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Breast Cancer

Breast Cancer With Chest Wall Progression: Treatment With Photodynamic Therapy

Author(s): Rosa E. Cuenca, MD, Ron R. Allison, MD, Claudio Sibata, PhD, and Gordon H. Downie, MD, PhD

Chest wall progression of breast carcinoma affects up to 5% of breast cancer patients and is a major source of their pain. Treatment options are limited or may not be offered to these patients. Low-dose Photofrin-induced photodynamic therapy (PDT) offers an excellent clinical response with minimal morbidity. We report our continued experience with PDT in this setting.


Early neoplastic and metastatic mammary tumours of transgenic mice detected by 5-aminolevulinic acid-stimulated protoporphyrin IX accumulation

Author(s): A M Dorward, K S Fancher, T M Duffy, W G Beamer and H Walt

A photodynamic technique for human breast cancer detection founded upon the ability of tumour cells to rapidly accumulate the fluorescent product protoporphyrin IX (PpIX) has been applied to transgenic mouse models of mammary tumorigenesis. A major goal of this investigation was to determine whether mouse mammary tumours are reliable models of human disease in terms of PpIX accumulation, for future mechanistic and therapeutic studies. The haeme substrate 5-aminolevulinic acid (5-ALA) (200 mg kg-1) was administered to mouse strains that develop mammary tumours of various histological subtypes upon expression of the transgenic oncogenes HRAS, Polyoma Virus middle T antigen, or Simian Virus 40 large T antigen in the mammary gland. Early neoplastic lesions, primary tumours and metastases showed consistent and rapid PpIX accumulation compared to the normal surrounding tissues, as evidenced by red fluorescence (635 nm) when the tumours were directly illuminated with blue light (380440 nm). Detection of mouse mammary tumours at the stage of ductal carcinoma in situ by red fluorescence emissions suggests that enhanced PpIX synthesis is a good marker for early tumorigenic processes in the mammary gland. We propose the mouse models provide an ideal experimental system for further investigation of the early diagnostic and therapeutic potential of 5-ALA-stimulated PpIX accumulation in human breast cancer patients.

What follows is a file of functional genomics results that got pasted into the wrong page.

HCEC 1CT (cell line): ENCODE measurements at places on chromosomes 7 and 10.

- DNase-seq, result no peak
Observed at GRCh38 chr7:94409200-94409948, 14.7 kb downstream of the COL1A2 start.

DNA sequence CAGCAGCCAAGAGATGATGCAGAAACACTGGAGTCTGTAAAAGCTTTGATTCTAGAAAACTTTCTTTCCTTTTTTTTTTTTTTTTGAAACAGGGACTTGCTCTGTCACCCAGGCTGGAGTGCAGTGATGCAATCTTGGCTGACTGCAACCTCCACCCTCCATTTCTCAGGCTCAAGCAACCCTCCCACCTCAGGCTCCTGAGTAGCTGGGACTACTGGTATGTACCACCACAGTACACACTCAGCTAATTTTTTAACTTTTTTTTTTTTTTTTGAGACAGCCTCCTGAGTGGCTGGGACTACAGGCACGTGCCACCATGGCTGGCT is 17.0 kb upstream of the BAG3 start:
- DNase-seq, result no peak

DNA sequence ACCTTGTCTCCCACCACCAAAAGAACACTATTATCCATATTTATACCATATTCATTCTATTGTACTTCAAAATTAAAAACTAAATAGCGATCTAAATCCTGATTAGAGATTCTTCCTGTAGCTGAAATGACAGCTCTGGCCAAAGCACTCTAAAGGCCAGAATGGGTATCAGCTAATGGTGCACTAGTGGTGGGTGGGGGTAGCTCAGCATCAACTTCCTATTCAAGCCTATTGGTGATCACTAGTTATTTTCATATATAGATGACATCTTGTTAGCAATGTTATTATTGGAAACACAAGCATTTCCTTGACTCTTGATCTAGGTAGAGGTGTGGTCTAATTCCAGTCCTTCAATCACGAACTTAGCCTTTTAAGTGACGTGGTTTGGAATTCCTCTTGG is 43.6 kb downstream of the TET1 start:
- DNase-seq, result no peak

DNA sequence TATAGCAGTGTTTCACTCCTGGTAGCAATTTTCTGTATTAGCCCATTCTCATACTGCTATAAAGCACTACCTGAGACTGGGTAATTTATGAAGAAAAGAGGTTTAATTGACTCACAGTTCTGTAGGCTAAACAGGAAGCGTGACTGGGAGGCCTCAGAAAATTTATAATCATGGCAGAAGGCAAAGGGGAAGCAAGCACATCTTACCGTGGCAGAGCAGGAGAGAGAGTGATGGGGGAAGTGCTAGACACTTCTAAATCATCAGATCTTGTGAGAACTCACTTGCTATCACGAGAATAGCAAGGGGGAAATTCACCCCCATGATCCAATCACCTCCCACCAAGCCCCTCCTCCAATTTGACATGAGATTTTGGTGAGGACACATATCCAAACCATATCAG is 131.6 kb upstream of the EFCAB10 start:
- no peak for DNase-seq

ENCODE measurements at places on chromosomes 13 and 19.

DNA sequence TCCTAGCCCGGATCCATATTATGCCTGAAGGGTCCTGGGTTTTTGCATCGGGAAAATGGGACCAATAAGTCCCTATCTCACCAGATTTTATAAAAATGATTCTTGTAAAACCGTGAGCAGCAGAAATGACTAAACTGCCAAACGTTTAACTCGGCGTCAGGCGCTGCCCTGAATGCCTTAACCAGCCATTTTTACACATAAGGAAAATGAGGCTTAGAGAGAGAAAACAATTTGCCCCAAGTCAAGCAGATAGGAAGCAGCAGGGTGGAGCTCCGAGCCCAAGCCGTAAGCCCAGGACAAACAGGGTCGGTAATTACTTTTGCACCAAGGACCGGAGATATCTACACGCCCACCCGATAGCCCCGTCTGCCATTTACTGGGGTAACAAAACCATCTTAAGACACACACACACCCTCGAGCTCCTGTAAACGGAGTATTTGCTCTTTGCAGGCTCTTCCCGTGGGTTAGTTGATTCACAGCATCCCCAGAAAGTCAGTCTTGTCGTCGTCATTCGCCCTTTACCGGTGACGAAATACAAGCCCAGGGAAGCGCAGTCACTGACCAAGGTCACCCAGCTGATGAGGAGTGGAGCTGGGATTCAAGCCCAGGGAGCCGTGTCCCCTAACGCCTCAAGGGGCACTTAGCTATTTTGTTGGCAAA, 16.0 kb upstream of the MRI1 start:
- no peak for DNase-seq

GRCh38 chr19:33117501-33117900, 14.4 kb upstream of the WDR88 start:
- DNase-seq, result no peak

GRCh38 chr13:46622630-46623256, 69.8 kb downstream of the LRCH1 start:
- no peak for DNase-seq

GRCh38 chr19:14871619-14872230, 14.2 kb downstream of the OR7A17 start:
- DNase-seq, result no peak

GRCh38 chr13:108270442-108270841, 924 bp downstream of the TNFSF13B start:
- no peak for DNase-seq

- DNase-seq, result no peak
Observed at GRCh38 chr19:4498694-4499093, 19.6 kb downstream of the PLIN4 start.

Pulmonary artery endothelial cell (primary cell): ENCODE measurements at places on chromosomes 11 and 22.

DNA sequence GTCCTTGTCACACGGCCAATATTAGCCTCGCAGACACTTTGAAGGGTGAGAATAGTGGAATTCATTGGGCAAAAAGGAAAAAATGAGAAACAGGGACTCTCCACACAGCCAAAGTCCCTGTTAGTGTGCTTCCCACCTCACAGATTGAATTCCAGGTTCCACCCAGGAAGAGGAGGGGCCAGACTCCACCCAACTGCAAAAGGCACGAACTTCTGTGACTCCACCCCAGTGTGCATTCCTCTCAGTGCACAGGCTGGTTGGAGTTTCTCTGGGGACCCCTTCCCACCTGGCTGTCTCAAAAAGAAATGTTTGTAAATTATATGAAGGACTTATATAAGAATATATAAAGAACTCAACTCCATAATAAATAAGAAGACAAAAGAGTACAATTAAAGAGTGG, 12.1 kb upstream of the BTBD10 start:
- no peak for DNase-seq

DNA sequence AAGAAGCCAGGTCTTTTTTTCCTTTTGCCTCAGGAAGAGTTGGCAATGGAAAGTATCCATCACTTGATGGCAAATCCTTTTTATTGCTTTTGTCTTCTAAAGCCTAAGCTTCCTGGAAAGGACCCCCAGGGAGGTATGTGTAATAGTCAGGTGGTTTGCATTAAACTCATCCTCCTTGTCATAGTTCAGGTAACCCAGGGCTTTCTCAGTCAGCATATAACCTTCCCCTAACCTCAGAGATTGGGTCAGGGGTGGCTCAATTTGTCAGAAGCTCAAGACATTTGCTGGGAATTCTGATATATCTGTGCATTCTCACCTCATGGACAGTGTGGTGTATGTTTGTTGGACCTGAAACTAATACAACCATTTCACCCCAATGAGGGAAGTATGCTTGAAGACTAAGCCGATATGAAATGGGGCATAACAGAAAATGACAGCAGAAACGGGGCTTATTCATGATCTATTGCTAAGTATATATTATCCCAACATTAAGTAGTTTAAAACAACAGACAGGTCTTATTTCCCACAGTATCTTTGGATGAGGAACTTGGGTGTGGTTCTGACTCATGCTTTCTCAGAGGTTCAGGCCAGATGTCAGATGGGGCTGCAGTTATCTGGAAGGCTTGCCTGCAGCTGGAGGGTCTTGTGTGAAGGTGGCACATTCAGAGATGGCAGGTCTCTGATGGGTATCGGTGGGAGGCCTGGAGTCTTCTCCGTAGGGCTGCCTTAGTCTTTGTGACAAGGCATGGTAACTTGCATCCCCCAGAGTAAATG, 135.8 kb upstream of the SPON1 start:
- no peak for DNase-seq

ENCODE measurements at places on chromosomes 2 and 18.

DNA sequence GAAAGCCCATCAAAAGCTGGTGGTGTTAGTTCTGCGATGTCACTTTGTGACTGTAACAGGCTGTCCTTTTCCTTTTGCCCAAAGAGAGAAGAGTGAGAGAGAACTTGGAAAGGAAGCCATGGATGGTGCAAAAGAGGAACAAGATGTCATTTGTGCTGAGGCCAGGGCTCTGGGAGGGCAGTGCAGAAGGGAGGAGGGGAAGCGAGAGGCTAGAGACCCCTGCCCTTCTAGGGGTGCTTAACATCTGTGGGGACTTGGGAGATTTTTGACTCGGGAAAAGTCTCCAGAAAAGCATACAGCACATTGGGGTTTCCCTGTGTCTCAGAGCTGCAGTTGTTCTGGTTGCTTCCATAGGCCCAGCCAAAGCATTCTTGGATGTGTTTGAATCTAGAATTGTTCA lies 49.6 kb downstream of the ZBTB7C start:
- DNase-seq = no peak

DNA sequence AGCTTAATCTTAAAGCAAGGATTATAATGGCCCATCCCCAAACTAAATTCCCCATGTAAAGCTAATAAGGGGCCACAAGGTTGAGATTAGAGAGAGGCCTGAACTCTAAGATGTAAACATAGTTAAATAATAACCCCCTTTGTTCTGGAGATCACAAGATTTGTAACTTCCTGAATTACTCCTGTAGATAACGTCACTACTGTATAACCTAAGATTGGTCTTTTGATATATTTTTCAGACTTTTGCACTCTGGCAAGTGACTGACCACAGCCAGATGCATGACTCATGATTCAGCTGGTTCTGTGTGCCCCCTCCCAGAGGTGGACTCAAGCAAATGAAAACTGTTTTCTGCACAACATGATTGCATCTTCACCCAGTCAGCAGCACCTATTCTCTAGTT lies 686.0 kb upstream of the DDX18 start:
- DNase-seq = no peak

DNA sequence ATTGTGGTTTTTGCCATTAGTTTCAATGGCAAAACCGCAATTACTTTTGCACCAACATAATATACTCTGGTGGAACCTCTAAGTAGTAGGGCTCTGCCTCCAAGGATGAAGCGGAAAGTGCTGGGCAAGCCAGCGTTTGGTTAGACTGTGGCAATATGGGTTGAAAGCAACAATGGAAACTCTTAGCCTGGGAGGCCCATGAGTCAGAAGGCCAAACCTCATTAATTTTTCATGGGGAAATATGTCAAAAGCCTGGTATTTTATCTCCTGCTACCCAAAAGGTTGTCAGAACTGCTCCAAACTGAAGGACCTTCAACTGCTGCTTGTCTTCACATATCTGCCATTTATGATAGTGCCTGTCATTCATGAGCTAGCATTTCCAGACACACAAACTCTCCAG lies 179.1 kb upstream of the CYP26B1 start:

Photodynamic Detection of Mammary Cancer

Author(s): Dr. Ann Dorward, Assistant Professor, Canada Research Chair in Genetics, Faculty of Medicine, Dr. Heinrich Walt, University Hospital Zurich

Epithelial-derived tumours share the biochemical property of increased production and retention of protoporphyrin IX (PpIX), the immediate biochemical precursor of heme, following administration of the rate-limiting substrate 5-aminolevulinic acid (5-ALA). PpIX is a naturally fluorescent molecule that emits red light under blue light excitation, and thus tumour-selective loading of PpIX following 5-ALA administration is under consideration as a photodetection and photodiagnostic tool in anatomical areas where light administration and detection are endoscopically feasible, such as the colon, oral cavity and bladder. PpIX loading following oral administration of 5-ALA has also been shown as a sensitive photodetection method for visualizing human breast tumour margins during surgery, and the histological identification of lymph node metastases. In collaboration with Dr. Heinrich Walt of University Hospital Zurich and Cancer Network Zurich, a follow up survey of mammary tumours from several transgenic mouse strains revealed a similar pattern of rapid PpIX loading following a single iv injection of 5-ALA. Like human patients, PpIX fluorescence was useful for identification of metastases and surprisingly, very early stages of ductal carcinoma in situ. Future efforts on this project will consider the significance of PpIX biochemistry to tumour development, and the opportunities afforded by this generalized tumour-marker to design non-invasive imaging strategies that are useful for early detection of solid tumours.